^^ My last picture taken before heading home to LA. ^^
Before leaving Taiwan, it seemed only appropriate that we stuff ourselves with as much food as possible — radish soup, chow mein, beef noodle soup, pastries, rice and ground sausage. So by the time I got on my plane for South Korea I weighed about 10 pounds heavier and took to my business class seat with the fake confidence that I belonged there.
Just kidding, I told the stewardess numerous times how odd it felt to have a table cloth accompany my dinner and probably gave myself away by accepting all the champagne I was offered. I was feeling pretty good about myself when that plane landed.
While Taiwan was a blur of 12 hours of daily adventures, South Korea was a deep breathe in a new place. With Joe at work during the day, JJ and I were more relaxed with our plans and one day, even binge watched “Scream” in our pajamas until we were supposed to meet our Dutch friend for dinner. We’d explore Joe’s neighborhood before splitting off — me to a Korean bath house (more on that later) and walks around the city and JJ to a museum in downtown Seoul.
When I think of my time in Taiwan and in South Korea, I’m struck by how very different they were. For one, South Korea was the first time during this vacation I started taking trips all on my own, praying that my limited LIMITED Korean and wild charades would be able to get me where I needed to go. I learned the importance of saying thank you and bowing, a lesson JJ instilled in me as we dined on cinnamon rolls and ham croissants one morning.
The thing that didn’t change at all between the two trips was the amount of food we consumed and the amount of animals we interacted with — often times doing both at once. We ate Korean BBQ till our pants’ buttons popped, waffles at a sheep cafe, South African food, buckwheat noodles, chicken and beer, bibimbop, all of the tea, pastries, black tea ice cream, scones, chicken cutlets. We spent one afternoon exploring the university area of Hongdae where we met Tung Tung, the world’s grumpiest Dog Cafe resident. Part blind with no teeth, Tung Tung reminded us a bit of Howard and became the hero of many fictional stories we devised the rest of the trip. His “Grinch Who Stole Christmas” personality ended up scaring all the other dogs away except Blue the Great Dane who I quickly fell in love with and attempted to take home to Brooklyn with me. Proof of our brief love affair below:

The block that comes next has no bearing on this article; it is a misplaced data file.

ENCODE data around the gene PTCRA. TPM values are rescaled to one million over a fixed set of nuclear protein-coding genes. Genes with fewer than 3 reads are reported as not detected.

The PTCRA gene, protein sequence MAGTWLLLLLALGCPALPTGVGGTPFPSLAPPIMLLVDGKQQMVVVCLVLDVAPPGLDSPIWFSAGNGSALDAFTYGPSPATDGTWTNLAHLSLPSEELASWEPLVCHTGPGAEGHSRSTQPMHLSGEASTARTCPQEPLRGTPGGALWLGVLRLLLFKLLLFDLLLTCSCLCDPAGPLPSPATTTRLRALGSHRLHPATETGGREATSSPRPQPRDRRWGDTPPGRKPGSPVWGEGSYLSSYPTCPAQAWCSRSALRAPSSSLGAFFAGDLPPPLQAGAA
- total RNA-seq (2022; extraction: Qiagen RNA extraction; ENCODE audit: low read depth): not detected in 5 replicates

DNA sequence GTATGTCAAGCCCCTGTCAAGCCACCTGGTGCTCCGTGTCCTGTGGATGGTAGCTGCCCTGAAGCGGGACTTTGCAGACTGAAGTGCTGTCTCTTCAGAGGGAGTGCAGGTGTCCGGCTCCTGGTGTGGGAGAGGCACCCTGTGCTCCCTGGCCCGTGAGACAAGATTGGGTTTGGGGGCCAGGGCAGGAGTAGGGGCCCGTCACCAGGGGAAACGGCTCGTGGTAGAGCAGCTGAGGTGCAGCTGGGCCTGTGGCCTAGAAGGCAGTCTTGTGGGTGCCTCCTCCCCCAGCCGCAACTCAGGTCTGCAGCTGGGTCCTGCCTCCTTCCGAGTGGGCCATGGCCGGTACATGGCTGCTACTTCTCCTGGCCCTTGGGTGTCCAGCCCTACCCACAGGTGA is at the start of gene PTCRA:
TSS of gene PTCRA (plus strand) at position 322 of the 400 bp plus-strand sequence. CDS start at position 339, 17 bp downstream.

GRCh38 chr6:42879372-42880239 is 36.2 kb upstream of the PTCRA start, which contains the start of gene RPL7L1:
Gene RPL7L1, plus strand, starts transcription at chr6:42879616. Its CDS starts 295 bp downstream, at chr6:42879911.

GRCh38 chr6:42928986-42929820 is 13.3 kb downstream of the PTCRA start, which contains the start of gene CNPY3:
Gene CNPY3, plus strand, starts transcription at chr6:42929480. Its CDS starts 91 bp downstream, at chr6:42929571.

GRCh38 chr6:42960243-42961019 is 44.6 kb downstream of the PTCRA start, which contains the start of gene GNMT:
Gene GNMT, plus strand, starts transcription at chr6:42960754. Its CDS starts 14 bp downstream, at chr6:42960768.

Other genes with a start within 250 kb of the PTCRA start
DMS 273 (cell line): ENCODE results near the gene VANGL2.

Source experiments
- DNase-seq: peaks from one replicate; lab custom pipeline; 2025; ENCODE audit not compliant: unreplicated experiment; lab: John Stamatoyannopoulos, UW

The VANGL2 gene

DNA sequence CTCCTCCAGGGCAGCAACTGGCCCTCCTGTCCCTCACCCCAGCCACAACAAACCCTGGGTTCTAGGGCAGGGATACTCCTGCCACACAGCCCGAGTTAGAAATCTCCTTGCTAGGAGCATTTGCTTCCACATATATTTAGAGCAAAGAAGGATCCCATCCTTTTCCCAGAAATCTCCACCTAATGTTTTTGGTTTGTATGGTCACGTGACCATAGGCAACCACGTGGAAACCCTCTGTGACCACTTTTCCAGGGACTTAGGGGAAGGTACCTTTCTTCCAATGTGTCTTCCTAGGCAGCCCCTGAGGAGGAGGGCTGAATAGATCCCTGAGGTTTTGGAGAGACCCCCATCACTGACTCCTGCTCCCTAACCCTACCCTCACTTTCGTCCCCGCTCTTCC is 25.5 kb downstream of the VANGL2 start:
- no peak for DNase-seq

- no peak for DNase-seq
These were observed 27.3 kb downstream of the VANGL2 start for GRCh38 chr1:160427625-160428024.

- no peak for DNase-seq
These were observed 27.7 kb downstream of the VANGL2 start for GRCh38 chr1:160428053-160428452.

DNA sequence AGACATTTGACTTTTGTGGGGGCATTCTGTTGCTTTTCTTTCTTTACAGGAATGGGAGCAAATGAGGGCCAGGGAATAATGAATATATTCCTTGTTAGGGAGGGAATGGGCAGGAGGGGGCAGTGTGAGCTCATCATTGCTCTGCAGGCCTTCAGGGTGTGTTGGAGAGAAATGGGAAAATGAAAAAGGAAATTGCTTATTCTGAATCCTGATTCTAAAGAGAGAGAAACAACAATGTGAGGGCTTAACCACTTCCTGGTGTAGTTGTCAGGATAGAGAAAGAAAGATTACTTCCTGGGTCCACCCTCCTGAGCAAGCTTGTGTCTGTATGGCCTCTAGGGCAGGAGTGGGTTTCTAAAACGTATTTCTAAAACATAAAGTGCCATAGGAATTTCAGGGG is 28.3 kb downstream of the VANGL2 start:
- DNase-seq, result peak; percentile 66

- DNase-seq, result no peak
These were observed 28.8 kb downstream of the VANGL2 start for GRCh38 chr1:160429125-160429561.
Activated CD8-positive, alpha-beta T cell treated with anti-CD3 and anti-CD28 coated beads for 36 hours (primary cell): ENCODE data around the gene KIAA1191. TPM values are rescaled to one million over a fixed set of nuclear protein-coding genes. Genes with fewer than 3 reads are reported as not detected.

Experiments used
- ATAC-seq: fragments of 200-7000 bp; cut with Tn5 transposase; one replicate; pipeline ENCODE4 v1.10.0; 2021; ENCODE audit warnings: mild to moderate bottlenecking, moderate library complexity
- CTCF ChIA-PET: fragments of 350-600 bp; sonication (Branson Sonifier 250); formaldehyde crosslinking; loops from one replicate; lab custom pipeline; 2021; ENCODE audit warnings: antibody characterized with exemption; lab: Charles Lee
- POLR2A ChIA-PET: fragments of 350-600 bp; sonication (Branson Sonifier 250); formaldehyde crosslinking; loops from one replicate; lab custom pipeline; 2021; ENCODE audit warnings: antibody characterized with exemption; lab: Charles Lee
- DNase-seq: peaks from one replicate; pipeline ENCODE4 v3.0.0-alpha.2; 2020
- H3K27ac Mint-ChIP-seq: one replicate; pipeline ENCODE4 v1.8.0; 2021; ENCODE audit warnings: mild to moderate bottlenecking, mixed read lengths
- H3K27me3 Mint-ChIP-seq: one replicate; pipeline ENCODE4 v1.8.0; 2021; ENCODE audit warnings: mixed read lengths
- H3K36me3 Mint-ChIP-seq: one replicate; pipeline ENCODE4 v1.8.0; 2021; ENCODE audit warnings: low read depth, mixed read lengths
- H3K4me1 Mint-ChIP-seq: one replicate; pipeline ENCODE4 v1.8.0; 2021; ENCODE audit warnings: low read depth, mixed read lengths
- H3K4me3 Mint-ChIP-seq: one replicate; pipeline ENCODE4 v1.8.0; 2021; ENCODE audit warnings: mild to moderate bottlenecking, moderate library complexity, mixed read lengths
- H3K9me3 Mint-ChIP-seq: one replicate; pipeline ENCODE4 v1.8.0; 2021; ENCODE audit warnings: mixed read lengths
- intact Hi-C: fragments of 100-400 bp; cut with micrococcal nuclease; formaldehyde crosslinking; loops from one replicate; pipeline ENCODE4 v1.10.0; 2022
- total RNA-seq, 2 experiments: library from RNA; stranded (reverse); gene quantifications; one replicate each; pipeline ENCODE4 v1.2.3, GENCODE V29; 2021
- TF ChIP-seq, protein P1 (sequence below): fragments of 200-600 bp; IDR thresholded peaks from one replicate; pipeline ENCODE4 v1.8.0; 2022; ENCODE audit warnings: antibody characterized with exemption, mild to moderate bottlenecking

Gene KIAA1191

Joe was the perfect host, offering us not only unlimited reign over his studio apartment but invitations to dinners with friends and trips to brew houses, his friend’s birthdays and ex-pat bars where I took it upon myself to fill up the entire dance floor with my 80s-inspired routines.
I’m so proud of the full life Joe has created for himself in South Korea and each day there, I felt more and more in awe of him. Moving to New York was hard, but essentially I was moving to a place with the same currency, same language, similar customs. But Joe, goodness, that kid moved and learned another language, how to use public transportation in Korean, a new currency, a new culture. And in three years, he’s joined numerous clubs, performed in Shakespeare plays, has run 10+ marathons, traveled all around Asia, met friends and had romantic relationships. He constantly reminds me to dive into the unknown and take the risk of being the new kid for the potential chance this group could be something I love. One of my favorite Joe stories (there are many) has to be when I was feeling particularly blue about being single, he emailed me with this advice:
“Carly, the best thing you can do when it comes to love is just to swim forward and try anything and everything that intrigues you. Then one day, while you’re having your own adventure, you’ll bump into another fish traveling the same way and all that waiting will make sense.”
I mean, WHO IS THIS GUY!?
The last picture above is the outside of the Korean bathhouse I was determined to visit. Essentially it just ended up being me and a bunch of older Korean women nakedly sharing three steam rooms the temperature of hell and four pools with the purpose of losing our first layer of skin in the name of hygiene. Since no one spoke English and I don’t speak Korean the first 30 minutes was me sitting naked in a pool hoping that I hadn’t misunderstood and was accidentally sitting in a tub of drinking water. But overtime, I became taken with these women’s confidence. No one was covering themselves up or embarrassed or staring at each other. All ages, all body types — this was a communal activity that made me see body confidence in a whole new light. I loved it and now know next time: One, bring all your showering products and hair dryer to the bathhouse to get ready afterwards. Two, bring your own shower towel. And three, yes, you take all your clothes off in the locker room and then walk downstairs. No need to take your clothes off too soon and be that confused naked white girl.
Highlights: Visiting the National Palace with JJ and making friends with an 86-year-old Korean man visiting after 50 years. Buying 16 pairs of socks because they were the cheapest and most creative things in Korea. Catwoman, Harry Potter, koalas, Peter Pan, Disney princesses, red pandas — I now own them all because I’m an adult! And the boys just being the best. Thanks for having me South Korea! Until next time.